Chicago Sun-Times
Inside the Rod Blagojevich investigation and related cases

Blagojevich trial: Defense lawyers argue to have conspiracy charges tossed

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Reporting with Natasha Korecki and Dave McKinney

As a part of procedure, lawyers for Rod Blagojevich are arguing before Judge James Zagel to have conspiracy charges against the ex-governor dropped. The hearing only involves lawyers; the jury was dismissed earlier and told to return Monday.

Defense attorney Lauren Kaeseberg says the government has failed to meet the burden of proof in its case. She says prosecutors have proven that Blagojevich talked a lot, but there was no furtherance toward a conspiracy.

"What they've shown is a lot of talk, a lot of speech, a lot of words spoken on the phone," Kaeseberg says. "That means if I've researched a crime, I've attempted to commit that crime? If I've talked about a crime I've attempted to commit that crime?

Assistant U.S. Attorney Reid Schar argues there was plenty of action.

"It'd be one thing if people were sitting around talking about things and it never got past the talking stage," Schar says. "(Rod Blagojevich) had Mr. Greenlee researching ambassadorships ... He had Mr. Greenlee researching foundations ... He's the one who had the meeting with Mr. Balonoff on Nov. 6."

"This wasn't just talk, that was implementation of his plans," Schar says.

"Conspiracy is a crime of words," the judge challenges the defense. "You can have a conspiracy entered into by fools and bumblers ... and it's still a conspiracy."

The judge hasn't made a decision yet.

Earlier, while reiterating the defense's objections to prosecutors, Judge Zagel made a comment that, judging from the tapes, Blago had "arguably lost contact with reality."

As an example, Zagel points to one of the ex-governor's more outlandish ideas -- to get a bunch of billionaire donors to pump money into a trust fund that he could manage and live off. Zagel recalls Blagojevich in this conversation calling himself a "heavy hitter."

"I believe, by baseball standards, 'heavy hitter' is a ridiculously inappropriate phrase to describe him," Zagel says. "In political terms, this was a guy who was batting .110 in class D minor league."

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3 Comments

This is just scary to me that the overt act is having someone do legal/governmental research -- like a terrorist conspiraring, and the overt act is looking up bomb making. It is not the same! The whole selling of the senate seat is the weakest of all the counts, to me, because I clearly think the evidence showed Obama's team started the dealing with Marilyn Katz, then Balanoff. The most worrisome parts of the case are the Johnston stuff because it looks like -- every day I delay in signing the bill costs you money, so I'll delay until you give me some -- and the firewall/fbi interview allegation which is their best hope for a conviction. I don't know where this trust fund thing came from -- it was to be big money dems helping to finance a foundation to advocate for the President's agenda -- it's done all the time on both sides. Balanoff asked for the meeting, did he not? Criminy, this is nuts.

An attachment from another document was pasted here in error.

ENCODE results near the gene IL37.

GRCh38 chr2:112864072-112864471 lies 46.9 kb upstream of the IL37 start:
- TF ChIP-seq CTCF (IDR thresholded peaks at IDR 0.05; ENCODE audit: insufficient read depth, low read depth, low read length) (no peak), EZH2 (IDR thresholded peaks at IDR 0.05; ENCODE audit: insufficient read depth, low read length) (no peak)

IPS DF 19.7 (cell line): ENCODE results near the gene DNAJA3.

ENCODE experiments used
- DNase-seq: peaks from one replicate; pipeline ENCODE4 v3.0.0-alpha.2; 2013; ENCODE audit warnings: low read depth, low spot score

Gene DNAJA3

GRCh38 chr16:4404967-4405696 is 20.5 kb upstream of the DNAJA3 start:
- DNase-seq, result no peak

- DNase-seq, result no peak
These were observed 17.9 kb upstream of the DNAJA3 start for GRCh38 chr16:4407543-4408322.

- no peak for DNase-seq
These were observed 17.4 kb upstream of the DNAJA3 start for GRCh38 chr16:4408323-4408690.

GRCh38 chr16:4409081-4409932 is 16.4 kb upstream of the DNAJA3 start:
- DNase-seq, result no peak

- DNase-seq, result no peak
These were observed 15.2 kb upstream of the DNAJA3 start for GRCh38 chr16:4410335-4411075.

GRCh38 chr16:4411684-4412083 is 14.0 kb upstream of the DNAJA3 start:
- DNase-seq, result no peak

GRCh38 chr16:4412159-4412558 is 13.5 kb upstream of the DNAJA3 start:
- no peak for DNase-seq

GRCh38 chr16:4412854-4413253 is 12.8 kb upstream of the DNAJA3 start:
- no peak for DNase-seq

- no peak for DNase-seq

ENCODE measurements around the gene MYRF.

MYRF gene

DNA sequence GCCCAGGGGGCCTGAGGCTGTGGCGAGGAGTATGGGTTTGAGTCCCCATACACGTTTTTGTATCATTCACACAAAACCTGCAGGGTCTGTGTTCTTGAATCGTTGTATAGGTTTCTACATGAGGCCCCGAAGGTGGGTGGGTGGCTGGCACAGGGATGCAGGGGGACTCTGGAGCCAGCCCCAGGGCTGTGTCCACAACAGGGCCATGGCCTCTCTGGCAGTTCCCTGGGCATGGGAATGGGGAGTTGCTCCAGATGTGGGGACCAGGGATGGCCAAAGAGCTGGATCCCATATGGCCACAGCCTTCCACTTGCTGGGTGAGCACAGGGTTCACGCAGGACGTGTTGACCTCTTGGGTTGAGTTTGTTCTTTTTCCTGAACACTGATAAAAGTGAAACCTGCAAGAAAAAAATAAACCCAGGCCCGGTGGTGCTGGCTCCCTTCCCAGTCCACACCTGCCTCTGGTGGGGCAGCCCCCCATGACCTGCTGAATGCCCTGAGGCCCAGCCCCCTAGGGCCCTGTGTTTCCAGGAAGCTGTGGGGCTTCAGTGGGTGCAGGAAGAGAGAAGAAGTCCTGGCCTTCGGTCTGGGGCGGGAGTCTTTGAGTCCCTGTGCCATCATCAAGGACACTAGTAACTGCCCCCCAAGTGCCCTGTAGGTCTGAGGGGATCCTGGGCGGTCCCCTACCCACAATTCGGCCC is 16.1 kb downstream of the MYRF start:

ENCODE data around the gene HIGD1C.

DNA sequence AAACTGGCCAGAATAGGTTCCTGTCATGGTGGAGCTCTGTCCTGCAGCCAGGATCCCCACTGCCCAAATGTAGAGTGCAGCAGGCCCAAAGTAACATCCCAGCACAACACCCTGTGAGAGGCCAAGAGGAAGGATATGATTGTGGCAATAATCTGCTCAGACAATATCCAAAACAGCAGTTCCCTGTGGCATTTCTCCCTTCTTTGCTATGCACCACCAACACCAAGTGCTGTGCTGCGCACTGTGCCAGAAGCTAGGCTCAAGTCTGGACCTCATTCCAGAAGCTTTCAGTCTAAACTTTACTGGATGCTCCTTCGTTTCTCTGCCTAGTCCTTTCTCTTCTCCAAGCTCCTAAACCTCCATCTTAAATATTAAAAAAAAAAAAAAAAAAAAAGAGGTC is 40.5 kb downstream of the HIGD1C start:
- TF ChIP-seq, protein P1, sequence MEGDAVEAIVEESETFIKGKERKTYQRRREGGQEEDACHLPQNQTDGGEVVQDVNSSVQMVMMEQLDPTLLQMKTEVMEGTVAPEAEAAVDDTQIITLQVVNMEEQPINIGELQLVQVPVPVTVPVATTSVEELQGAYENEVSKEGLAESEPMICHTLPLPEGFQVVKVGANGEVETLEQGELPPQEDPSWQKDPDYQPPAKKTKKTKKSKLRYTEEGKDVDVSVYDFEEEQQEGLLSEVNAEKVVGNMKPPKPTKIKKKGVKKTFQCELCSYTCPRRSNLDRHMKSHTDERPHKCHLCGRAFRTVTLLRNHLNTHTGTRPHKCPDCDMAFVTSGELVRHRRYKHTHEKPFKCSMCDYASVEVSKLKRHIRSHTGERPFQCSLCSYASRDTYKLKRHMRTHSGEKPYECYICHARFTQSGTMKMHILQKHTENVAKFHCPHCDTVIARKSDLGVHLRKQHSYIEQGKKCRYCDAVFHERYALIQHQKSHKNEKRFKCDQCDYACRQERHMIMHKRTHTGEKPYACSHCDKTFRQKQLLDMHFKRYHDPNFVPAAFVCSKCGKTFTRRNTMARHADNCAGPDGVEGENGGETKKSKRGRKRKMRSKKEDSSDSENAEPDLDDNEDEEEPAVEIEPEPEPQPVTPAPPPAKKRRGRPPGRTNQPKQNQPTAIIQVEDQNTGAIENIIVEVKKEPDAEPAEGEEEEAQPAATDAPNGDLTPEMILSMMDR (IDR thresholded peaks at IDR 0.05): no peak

Irrespective of what was presented, proven or not, being elected for the people and by the people, overt greed and jealousy has no place in government. Blago is going to jail.

I think the key thing the defense should push is that yes there was meetings, but those meetings don't show intent because as the tapes show there was no intent of choosing anyone. Its crazy to believe anyone knew what rod was going to do, the gov'ts testimony should that rod was a wildcard and people never new what to expect from him and it also showed he considered(not a crime even finding out what you can get if you don't have intent at least not conspiracy) doing things that would have been illegal, but he made no choice.


He didn't need to appoint someone, but he did have to have intent to take something for the appointment and the tapes and testimony showed that there was still the lisa madigan deal on the table.(which leave a beyond reasonable doubt that he had intent, he never told any of these guys who he clearly trusted that he did not plan on appointing her, it seems to me even in other areas he would yell about it, but eventually he would listen to his advisors advice. And in this case it was to either appoint Jarret for nothing or Lisa for a political deal that would help pass bills.

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This page contains a single entry by Sarah Ostman published on July 21, 2010 2:48 PM.

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